Cross of Iron is problematic and instructive on these points. The film has if not a cult, then a devoted following3 that praises it as a great, unheralded anti-war film. Peckinpah’s strategies in positioning the film as such are fascinating to consider. For his only modern war movie, he chose as a source Willi Heinrich’s German novel The Willing Flesh (with a screenplay co-authored by Casablanca‘s Julius Epstein). The story focuses on a German reconnaissance squad on the Russian front in the waning days of the war. To begin, then, the audience has no natural and immediate protagonist with whom to identify. Character development and plot will soon alter that situation, but in a film about combat between Soviet forces and the army of Nazi Germany — particularly when told from the perspective of the Germans — patriotism or sympathy for national or cultural aspirations will clearly play no role for an American audience. (In fact, the film did poorly in the U.S., much better in Europe.) In addition, every character of consequence in the film — from the common man Sgt. Steiner, who leads the reconnaissance squad, to the career officers, to the wealthy, aristocratic Prussian villain of the film, Capt. Stransky — makes clear his distaste for Hitler and the Nazis. So what we have, despite the Hitler newsreel footage over which the opening credits appear, is a WWII film from which all political context and motivation have been removed. (We will find the same to be true, for the same reason, of The Thin Red Line.) Peckinpah gives us only the structure of war as he sees it — ordinary men and even career military men functioning only as pawns for a nation’s wealthy and powerful political class interests. The film’s primary antagonism, beyond the pro-forma German-Russian combat, is that between Steiner and Stransky, and it is that conflict, not the war’s, that leads to the film’s climax.
Following almost twenty years of war entertainments and right on the heels of the Vietnam War’s end, but released only just as the Vietnam War films started to appear, Cross of Iron‘s combat evocation is grittier than what had recently been the norm, more in the manner, say, of a film like Robert Aldrich’s Attack!, a more genuine effort from 1956. Cross of Iron also pays some serious attention to the psychological experience of war, notably in the hospital sequence, when Steiner recovers from his wounds. In one hospital scene, Peckinpah uses the disappearance and reappearance from shot to shot of the people around Steiner, and Steiner’s confused perceptions, to indicate the Sergeant’s sense of disorientation, isolation, and alienation. (The scene also has a moment that is the single most mordant I have seen in a war film. A visiting officer attempts to shake the hand of a soldier in a wheel chair. The soldier offers the officer a stump. Momentarily nonplussed, the officer extends his hand to the soldier’s other arm, and he is offered another stump. Now the officer is truly taken aback — at which point the soldier offers him a leg.) The film also contains one soldier’s almost mandatory moment of hysteria, a convention that The Deer Hunter, the following year, would extend into the famous Russian roulette scene representing nearly all of the film’s combat coverage — and representing it psychologically. Peckinpah also verbalizes his point of view by having Steiner and a fellow soldier knowingly quote not only Von Clauswitz’s “War is a continuation of state policy by other means,” but also Frederich von Bernardi: “War is the highest expression in life of a truly cultured people.” This is a briefer and more sophisticated version of a scene in All Quiet on the Western Front when Paul and his comrades rest and speculate on what — since they hate it so much — keeps the war going. “There must be some people to whom the war is useful,” says one of the soldiers.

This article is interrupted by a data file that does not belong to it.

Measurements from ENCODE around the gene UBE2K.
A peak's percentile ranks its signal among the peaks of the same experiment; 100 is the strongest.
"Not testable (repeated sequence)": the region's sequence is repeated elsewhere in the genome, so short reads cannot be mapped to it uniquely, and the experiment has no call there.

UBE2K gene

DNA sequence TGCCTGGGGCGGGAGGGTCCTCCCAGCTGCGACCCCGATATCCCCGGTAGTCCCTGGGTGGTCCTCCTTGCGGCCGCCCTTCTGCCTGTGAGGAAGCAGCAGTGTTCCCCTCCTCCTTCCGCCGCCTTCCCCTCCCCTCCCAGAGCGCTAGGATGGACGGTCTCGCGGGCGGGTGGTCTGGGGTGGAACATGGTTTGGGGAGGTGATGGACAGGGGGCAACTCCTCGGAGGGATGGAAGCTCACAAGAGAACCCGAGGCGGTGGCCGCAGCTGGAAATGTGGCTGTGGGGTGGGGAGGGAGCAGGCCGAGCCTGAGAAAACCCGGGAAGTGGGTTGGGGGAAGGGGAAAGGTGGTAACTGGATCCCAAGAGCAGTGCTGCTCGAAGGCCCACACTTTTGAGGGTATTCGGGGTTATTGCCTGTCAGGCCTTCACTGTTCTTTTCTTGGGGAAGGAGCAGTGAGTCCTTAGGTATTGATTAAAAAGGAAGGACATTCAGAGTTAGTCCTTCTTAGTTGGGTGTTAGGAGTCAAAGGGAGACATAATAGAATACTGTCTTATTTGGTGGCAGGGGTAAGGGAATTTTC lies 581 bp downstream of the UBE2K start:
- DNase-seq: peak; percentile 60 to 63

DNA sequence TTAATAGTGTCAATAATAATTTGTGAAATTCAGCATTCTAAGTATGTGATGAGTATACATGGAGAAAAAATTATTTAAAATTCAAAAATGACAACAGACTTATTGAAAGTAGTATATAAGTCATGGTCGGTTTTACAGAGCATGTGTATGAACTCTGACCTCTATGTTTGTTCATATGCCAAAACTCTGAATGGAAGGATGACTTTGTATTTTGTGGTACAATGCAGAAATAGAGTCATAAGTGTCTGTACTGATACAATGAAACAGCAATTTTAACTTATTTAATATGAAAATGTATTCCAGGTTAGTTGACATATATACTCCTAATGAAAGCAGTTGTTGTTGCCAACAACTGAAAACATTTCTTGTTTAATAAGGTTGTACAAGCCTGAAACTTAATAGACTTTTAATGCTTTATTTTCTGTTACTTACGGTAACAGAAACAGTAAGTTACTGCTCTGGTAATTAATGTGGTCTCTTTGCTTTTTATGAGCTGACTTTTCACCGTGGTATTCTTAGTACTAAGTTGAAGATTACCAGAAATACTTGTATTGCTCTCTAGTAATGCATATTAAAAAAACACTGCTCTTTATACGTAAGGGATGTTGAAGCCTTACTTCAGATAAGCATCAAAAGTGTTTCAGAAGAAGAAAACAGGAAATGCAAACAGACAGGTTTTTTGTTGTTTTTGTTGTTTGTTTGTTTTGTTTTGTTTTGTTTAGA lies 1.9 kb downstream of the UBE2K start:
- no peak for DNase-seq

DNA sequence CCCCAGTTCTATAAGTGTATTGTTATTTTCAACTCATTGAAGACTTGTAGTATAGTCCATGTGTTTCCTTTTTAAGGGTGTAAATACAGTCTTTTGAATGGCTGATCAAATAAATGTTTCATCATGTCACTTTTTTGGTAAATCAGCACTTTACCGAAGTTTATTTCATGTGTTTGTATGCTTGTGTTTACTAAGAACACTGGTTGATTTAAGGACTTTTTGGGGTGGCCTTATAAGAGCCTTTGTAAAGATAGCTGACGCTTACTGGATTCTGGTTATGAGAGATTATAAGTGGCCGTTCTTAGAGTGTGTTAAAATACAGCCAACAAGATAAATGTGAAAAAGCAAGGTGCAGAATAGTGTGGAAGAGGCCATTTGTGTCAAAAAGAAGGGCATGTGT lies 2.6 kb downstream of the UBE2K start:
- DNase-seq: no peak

Despite these significant anti-war film characteristics, however, Cross of Iron is problematic as an anti-war film. Its war milieu is gritty, and there are a couple of grisly shots of human carnage, but mostly the destruction of combat is filmed in Peckinpah’s trademark slow motion, of objects blowing up and bodies flying through the air, which by this film, and after all these years, seems a rather tired external mannerism rather than the inspired violent poetry of The Wild Bunch. More importantly, though, the film and its maker — this should surprise no one who knows his work — are a little too much in love with violence and the male culture of it for Cross of Iron to be an anti-war film at its heart. That the film opposes what it presents as the structure of state-organized human combat is clear, but it not only, at times, poeticizes and revels in violence, as Peckinpah often does, it also poeticizes male camaraderie amid violence to the point of homoeroticizing it. For instance, when that one member of Steiner’s squad does become hysterical under the pressure of the war — during a bunker based, at-home-in-hell birthday party for the Lieutenant — he is silenced and calmed, brought back into the fold, by a sudden and surprising, almost violent, long, hard kiss on the lips by a fellow squad member. And when, at the climax, Steiner’s men are cut down by fellow Germans as they cross back from behind the Russian lines — in the film’s great, final irony — the tragically stirring music and heroic postures as they struggle to make it across the field and the barbed wire elevate their efforts and their status as heroes no less than does any patriotic war film dignify its combatants. It is an essential attitude of the (pro) war film that while war may be ugly, the protagonists are fighting for a worthy cause that ennobles them even as they are soiled by the sinfulness of a hellish descent. Peckinpah is not distanced from this attitude by substituting for state policy a different ideal, of anti-authoritarian camaraderie forged by courage and competence in violent conflict. Indeed, the film fades to this anti-fascist quotation from Brecht’s The Resistible Rise of Arturo Ui: “Do not rejoice in his defeat, you men./ For though the world stood up and stopped the bastard,/ The bitch that bore him is in heat again.” Peckinpah may hate war, as he conceives it, but he doesn’t hate violence, and in the end, it is not the horror of war that repels him, but only the authority of war-making.